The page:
Making its first appearance at the May test for the 1986 24 Hours of Le Mans, the 961 was able to show its potential pace quickly by setting the tenth fastest lap time under the control of French driver René Metge. The 961's time was not only quicker than the BMW M1 which was entered in the Group B category, was also faster than several C1 and C2 class prototypes. At the race in June, Metge was joined by fellow Frenchman Claude Ballot-Léna and the two were able to qualify the car 26th. Through dependability the 961 was able to climb through the field as the race progressed and eventually finished the race in seventh place, 47 laps behind the winning factory 962C.
Later in 1986, the 961 was moved to the United States and entered in the Camel GT Championship's final round at Daytona International Speedway. The car was reclassified once again by International Motor Sports Association, this time being entered in the GTP category alongside sports prototypes like the 962. Drivers Kees Nierop of Canada and Günter Steckkönig of Germany were assigned to the car. The 961 however struggled with the banked turns of the Daytona circuit. The 961's Dunlop tyres were pushed beyond their limits and suffered several blowouts while the car was at full speed. This slowed the 961's overall pace down before it eventually finished the race in 24th position.
Porsche continued to develop the 961 into the 1987 season where it was prepared once more for Le Mans. The car was repainted in the colors of Rothmans to match the scheme used by the factory 962Cs. Performance fell from the previous year as the 961 earned only the 16th fastest lap in the May test session. Swiss driver Claude Haldi was assigned to partner René Metge, but the two were later joined by Kees Nierop whose 962C had been destroyed in a qualifying accident. Although the 961 managed to run as high as 11th overall in the race, Kees Nierop crashed the car after suffering a gearbox problem. The car was stopped and retired after it caught fire as Nierop attempted to return to the pit lane.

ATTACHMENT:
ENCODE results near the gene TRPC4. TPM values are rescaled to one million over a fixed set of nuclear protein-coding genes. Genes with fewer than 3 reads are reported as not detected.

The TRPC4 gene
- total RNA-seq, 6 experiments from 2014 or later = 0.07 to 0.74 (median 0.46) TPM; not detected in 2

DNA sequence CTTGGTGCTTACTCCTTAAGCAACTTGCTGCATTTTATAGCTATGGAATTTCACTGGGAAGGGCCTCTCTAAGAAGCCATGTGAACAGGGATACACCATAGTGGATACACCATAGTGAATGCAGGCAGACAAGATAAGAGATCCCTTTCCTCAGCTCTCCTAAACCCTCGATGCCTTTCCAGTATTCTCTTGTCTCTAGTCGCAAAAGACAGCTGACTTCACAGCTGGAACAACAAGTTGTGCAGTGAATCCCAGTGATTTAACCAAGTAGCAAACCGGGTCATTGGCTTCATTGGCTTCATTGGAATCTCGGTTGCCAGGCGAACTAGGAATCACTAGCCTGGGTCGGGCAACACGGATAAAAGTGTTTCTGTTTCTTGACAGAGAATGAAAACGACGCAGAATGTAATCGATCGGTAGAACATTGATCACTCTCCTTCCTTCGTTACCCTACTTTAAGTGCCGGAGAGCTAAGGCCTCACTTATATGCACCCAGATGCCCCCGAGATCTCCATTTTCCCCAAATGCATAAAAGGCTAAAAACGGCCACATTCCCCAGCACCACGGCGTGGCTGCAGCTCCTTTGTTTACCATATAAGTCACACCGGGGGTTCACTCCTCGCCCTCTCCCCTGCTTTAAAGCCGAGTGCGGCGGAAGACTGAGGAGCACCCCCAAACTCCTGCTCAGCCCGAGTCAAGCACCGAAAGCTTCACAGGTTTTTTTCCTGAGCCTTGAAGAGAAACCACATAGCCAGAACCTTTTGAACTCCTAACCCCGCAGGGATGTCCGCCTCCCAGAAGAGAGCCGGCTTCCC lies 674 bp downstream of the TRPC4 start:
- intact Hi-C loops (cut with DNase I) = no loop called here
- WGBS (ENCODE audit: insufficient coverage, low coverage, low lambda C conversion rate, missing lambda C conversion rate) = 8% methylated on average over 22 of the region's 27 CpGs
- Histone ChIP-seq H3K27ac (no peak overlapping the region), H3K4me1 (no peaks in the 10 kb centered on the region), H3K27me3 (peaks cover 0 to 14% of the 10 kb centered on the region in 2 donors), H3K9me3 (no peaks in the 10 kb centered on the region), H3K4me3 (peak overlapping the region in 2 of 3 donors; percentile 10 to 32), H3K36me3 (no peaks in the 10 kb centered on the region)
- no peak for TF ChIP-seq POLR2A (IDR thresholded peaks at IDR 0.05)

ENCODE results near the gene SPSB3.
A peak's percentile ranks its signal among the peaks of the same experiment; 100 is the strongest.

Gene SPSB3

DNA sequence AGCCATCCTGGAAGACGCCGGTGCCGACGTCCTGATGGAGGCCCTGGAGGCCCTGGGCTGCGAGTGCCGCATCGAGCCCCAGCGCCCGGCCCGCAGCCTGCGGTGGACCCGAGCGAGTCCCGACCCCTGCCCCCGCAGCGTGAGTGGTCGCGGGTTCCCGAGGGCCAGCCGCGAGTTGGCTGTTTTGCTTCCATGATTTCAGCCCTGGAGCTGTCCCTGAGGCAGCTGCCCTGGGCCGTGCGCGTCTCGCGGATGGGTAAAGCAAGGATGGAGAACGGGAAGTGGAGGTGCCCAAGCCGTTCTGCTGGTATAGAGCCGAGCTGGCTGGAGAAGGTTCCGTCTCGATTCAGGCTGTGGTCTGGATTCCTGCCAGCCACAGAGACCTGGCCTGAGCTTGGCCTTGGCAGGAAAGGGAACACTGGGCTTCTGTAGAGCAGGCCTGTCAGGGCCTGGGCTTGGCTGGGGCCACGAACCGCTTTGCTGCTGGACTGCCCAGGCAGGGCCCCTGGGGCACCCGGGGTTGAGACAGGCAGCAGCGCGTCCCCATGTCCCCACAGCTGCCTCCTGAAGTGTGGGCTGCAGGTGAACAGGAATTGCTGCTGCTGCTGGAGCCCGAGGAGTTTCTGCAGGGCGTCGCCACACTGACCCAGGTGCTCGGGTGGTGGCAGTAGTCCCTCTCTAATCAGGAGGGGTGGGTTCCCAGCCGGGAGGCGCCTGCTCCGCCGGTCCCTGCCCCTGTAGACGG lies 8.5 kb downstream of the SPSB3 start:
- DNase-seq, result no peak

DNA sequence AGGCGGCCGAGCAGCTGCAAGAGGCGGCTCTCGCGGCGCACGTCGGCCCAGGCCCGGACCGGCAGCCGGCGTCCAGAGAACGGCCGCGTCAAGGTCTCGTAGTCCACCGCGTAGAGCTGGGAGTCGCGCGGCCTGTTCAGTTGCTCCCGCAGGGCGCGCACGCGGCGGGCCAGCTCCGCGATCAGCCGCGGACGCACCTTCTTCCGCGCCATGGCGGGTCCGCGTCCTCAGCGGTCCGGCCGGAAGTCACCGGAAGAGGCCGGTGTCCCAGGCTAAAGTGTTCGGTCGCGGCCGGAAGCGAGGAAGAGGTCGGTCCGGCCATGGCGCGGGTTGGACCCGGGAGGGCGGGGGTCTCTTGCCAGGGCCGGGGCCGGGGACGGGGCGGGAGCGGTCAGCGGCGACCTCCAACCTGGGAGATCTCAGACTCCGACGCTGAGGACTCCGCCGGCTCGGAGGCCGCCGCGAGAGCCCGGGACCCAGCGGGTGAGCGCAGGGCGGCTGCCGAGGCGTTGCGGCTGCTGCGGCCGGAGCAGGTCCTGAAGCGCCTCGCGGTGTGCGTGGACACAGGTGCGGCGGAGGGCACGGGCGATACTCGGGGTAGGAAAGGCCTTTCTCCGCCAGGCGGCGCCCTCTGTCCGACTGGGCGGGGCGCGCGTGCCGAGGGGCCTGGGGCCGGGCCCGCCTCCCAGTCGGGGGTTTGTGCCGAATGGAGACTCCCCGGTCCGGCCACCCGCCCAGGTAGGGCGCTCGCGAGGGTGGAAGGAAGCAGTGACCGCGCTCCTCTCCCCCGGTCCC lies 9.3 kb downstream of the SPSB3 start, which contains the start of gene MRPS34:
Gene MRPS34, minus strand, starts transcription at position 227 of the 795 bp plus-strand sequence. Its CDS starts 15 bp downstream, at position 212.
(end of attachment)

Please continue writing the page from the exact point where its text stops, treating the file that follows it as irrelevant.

Following the Le Mans difficulties, and with no championship with which to run the 961 against similar machinery, the project was canceled. The 961, repaired after its crash and fire in 1987, now resides on display in the Porsche Museum in Stuttgart, Germany.
- "Porsche 959 Part 3: 961". QV500.com. Archived from the original on 2007-10-15. Retrieved 2008-01-20.
- "The 959 Goes To LeMans". TheAutobahn.com. 2 July 2004. Retrieved 2008-01-20.[dead link]
- "Non Championship Races 1986". World Sports Racing Prototypes. 2 October 2005. Retrieved 2008-01-20.
- "FIA World Sports-Prototype Championship 1986". World Sports Racing Prototypes. 2 October 2005. Retrieved 2008-01-20.
- "International Motor Sports Association 1986". World Sports Racing Prototypes. 14 February 2007. Retrieved 2008-01-20.
- "Non Championship Races 1987". World Sports Racing Prototypes. 2 October 2005. Retrieved 2008-01-20.